Note-taking is a skill that is often not given the attention it deserves. Your notes are the backbone of your study; they summarise your learning, they inform your revision, they provide the context within which you can relate the things you have been taught. Good study notes make study quicker, easier, and more effective. The very act of taking notes in class already benefits your learning, and the process of organising them is study.
Here we will go through how to take notes in class, how to organise your notes and how to write good notes that will help you with your study down the track.
Why take notes in class?
There are two benefits to taking class notes. One of these benefits is apparent: how many classes do you have each day? Each class throws information at you, information that you need to know. What your teacher tells you in English class might make perfect sense at the time, but how much of this will you remember after you've sat through a History class, and then a Maths class, and then a Science class? The amount of information you pick up each day is huge; having a page or two of notes as a reminder of what was discussed is a great aid to the memory.
The second benefit is more subtle. By taking notes in class you are having to think about what you're learning, analyse it and decide which bits to write down. You're cataloguing the information, comparing it to the knowledge you already have, considering it in the context of the topic you are studying, and evaluating it for importance.
The very act of using a pen to write words on paper makes our memory of those words stronger.
Even if you never convert your class notes into study notes, the process of taking notes enhances both the memory and the learning experience. The very first step in creating a database of good study notes is taking notes in class. Taking notes seems like something that should be fairly easy, and it is, if you know what makes class notes good.
Don’t worry if they’re rough
Class notes do not need to be perfect. Your study notes are going to be well organised, ultimately, but at this stage the most important thing is to just write down anything you think might turn out to be important. You're not transcribing your teacher; you don't need complete sentences, you don't need everything in order. You can cross things out, use arrows to crudely link things on different parts of the page, leave notes for yourself to look something up later, circle and underline things to make them stand out.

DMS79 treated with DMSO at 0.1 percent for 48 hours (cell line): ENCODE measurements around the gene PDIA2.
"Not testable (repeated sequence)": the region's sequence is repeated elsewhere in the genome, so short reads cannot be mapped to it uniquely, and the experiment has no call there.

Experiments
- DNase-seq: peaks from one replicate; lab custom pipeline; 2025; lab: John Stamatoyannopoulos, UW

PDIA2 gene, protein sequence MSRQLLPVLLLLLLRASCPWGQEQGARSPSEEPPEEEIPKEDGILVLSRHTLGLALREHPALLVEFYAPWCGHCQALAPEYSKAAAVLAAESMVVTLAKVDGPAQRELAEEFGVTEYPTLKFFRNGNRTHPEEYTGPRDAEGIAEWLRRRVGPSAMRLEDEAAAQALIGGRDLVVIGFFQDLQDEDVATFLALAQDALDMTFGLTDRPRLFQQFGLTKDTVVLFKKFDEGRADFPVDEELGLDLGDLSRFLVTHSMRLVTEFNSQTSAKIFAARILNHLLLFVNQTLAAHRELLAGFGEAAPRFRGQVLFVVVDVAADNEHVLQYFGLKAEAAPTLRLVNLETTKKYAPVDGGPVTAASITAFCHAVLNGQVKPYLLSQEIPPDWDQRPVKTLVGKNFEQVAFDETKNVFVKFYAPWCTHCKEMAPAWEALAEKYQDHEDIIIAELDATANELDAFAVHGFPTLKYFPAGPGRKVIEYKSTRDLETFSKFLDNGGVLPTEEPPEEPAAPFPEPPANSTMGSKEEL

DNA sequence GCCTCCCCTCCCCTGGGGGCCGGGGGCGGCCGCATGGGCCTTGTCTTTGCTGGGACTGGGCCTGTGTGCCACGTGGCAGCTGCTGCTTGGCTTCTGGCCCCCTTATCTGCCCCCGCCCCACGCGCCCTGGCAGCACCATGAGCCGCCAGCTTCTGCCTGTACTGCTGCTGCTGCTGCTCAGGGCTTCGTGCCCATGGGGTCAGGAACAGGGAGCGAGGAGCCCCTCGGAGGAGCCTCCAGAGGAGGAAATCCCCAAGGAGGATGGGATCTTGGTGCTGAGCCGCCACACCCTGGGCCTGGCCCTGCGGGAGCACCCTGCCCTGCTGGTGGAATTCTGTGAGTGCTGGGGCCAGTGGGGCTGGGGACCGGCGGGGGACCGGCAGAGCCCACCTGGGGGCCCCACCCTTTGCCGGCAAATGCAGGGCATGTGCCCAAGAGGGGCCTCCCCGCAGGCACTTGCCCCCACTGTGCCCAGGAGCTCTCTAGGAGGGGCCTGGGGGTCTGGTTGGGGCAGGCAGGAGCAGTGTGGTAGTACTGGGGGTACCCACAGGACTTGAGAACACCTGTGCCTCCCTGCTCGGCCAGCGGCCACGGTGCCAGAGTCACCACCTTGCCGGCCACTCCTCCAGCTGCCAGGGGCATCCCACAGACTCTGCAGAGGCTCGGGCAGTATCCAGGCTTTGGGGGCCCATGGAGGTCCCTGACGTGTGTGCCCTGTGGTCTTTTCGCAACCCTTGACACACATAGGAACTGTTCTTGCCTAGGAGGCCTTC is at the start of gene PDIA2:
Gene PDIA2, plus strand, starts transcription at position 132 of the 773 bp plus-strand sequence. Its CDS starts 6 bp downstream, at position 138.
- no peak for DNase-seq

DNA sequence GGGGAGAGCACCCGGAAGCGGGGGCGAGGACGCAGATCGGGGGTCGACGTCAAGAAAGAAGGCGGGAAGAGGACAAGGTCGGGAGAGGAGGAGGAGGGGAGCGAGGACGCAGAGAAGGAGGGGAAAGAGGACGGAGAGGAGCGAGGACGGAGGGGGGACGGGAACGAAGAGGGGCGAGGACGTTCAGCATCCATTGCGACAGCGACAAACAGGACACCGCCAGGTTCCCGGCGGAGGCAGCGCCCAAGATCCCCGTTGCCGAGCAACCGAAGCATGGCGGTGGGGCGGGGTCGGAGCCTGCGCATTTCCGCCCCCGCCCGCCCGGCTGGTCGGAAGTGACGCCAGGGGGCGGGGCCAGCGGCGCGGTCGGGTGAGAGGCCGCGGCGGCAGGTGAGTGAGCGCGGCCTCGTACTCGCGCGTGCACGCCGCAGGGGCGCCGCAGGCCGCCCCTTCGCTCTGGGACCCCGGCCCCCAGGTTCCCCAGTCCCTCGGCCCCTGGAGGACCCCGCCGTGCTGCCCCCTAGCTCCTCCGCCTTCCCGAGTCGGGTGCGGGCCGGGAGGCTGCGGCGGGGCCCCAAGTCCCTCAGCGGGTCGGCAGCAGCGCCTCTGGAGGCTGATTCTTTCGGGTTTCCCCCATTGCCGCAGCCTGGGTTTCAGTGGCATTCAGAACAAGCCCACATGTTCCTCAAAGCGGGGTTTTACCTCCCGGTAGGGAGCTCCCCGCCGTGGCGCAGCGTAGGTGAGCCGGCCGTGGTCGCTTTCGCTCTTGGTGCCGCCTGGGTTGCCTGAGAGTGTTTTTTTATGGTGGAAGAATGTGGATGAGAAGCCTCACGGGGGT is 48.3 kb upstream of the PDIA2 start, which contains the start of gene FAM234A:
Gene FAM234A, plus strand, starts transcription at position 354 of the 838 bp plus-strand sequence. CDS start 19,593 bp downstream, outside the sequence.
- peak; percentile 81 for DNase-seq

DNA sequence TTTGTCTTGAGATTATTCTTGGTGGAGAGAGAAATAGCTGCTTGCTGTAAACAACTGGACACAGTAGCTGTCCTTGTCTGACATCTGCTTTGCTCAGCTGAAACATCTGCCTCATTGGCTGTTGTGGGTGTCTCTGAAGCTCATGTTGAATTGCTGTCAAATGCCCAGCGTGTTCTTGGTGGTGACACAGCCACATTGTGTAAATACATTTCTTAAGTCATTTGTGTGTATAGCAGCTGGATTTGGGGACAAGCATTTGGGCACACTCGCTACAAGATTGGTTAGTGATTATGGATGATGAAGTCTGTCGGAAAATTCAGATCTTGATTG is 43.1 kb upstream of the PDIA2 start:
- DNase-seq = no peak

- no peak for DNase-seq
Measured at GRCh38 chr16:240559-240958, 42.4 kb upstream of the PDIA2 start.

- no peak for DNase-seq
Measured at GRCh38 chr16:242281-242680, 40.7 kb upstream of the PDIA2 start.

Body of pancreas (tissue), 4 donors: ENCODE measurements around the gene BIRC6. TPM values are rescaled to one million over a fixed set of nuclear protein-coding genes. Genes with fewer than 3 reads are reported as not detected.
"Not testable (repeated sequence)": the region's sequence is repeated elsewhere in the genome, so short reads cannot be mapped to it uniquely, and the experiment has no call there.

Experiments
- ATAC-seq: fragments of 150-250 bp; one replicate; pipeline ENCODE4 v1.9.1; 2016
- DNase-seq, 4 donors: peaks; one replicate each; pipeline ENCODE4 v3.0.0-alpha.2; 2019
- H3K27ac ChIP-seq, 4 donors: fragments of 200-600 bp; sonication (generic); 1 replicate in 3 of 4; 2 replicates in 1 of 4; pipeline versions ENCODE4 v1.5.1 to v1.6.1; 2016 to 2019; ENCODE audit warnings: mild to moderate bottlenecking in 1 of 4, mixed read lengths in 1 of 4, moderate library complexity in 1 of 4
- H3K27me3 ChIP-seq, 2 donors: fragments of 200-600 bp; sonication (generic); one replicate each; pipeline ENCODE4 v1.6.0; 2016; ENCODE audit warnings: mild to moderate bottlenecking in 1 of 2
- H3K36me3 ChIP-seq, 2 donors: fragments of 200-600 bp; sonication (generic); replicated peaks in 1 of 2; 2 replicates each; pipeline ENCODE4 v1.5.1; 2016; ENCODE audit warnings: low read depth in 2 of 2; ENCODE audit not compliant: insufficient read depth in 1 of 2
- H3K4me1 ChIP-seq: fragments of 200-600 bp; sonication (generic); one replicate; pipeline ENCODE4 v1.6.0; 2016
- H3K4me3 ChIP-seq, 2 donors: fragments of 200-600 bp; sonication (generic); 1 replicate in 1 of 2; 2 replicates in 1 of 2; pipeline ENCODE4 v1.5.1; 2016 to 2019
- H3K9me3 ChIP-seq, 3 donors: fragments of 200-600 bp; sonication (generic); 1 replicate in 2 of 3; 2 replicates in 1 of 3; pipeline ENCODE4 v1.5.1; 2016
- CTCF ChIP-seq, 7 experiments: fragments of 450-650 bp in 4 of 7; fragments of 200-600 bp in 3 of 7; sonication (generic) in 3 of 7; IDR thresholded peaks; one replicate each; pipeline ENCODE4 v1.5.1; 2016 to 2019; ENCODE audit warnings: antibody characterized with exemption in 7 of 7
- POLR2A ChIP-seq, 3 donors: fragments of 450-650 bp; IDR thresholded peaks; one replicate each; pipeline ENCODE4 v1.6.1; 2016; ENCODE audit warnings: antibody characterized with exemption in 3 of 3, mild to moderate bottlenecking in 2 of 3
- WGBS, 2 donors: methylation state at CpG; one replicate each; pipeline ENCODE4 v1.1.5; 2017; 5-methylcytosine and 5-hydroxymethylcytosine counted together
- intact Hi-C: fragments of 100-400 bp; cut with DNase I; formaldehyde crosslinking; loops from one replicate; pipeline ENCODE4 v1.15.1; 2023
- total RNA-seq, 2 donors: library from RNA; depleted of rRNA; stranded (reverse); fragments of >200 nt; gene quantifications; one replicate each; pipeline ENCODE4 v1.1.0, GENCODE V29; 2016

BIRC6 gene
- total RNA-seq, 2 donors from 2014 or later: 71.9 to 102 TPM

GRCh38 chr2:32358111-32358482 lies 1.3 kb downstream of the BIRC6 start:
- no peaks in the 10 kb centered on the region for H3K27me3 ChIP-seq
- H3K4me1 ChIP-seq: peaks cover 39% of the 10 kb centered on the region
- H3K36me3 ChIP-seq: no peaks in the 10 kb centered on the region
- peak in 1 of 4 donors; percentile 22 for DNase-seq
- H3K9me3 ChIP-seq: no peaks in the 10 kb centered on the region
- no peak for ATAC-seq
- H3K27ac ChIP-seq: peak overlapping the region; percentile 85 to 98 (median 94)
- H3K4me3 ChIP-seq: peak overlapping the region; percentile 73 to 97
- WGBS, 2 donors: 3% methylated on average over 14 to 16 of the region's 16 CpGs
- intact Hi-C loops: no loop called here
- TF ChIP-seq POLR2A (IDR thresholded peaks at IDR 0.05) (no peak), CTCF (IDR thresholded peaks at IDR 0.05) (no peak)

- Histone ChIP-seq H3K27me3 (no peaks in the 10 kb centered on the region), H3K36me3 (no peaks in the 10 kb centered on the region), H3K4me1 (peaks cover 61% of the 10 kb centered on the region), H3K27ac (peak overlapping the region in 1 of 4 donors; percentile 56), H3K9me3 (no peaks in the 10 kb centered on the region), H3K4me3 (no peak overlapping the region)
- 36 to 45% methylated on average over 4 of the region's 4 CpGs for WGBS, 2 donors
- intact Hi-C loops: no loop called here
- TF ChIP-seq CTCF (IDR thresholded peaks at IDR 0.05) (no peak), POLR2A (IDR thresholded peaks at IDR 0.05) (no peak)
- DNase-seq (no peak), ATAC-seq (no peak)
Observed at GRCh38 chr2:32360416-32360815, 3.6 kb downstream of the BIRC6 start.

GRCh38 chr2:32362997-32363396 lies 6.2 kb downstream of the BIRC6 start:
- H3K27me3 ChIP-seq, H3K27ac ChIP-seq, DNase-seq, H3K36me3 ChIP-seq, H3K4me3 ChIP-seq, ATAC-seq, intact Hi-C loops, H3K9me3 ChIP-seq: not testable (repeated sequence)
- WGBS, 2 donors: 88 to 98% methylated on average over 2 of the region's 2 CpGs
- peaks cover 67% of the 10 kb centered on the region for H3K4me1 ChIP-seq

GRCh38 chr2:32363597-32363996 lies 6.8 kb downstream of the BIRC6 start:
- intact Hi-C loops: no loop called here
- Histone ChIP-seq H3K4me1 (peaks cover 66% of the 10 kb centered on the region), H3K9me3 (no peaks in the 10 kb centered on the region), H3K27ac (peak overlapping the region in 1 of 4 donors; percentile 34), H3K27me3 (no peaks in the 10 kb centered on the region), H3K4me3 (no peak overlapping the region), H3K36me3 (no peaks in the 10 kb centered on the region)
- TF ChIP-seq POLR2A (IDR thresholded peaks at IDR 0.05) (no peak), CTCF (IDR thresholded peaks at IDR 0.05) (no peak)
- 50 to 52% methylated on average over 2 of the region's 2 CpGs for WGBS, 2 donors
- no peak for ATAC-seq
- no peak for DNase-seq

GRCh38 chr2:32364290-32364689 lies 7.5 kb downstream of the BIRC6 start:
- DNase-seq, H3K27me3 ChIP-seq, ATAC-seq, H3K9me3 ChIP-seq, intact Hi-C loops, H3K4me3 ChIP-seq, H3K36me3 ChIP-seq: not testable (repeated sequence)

Maybe your teacher spends a few minutes explaining something you already know; you don't need to note that, or maybe note it but don't spend much time on it right now. Or maybe your teacher skims over something you don't quite get; definitely make a note of that, so you know to ask them about it later.
Your notes need to be legible to you, and they need to mean something to you, and they need to highlight what's most important to you; focus on that.
Remember, they’re only temporary
Ultimately you are going to make actual study notes. They're going to be informed by these class notes but, as we'll discuss in a later blog, you can't make a good overview of a topic you've not yet finished learning, so these class notes are only temporary. When you're making them, keep that in mind. You don't need to polish them, you don't need to think of them in terms of being comprehensive summaries of the unit of study. Think of your class notes more like the planning stage of your study notes.
Further reading: How To Maximise Pre-Exam Study
A quick note is a good note
Don't agonise over your notes. Just jot down whatever you think might be helpful and worry about the details later. You shouldn't be focused on your notes when you're in class - you should be focused on your teacher, and on the discussions you and your classmates are having about the things you are learning. If you're sitting there trying to make sure your notes are absolutely perfect, you're missing out on all that. Just put down whatever you think is useful, then, if later on you find you missed something, that's okay; you'll have other chances to write it down in other classes, or you can ask your teacher about it next time.
Teachers are experts when it comes to communicating information; expect ideas and terminology to be mentioned many times as you learn a topic, not just once. Take notes quickly and worry about the details later.
Image: Georgi Studies/Tumblr
Reviewing your class notes
Each night you should spend just a little time reviewing the notes you took that day. Read over them; do they still make sense? Are there any extra notes you need to add, to clarify them? Do you have additional thoughts about something now that the class is over?
If something no longer makes sense, note that down - that's something you need to listen out for next class, investigate now, or perhaps discuss with your teacher or a tutor.
If you're going through your class notes and need help understanding an area or concept, connect with a subject specialist now to get expert help.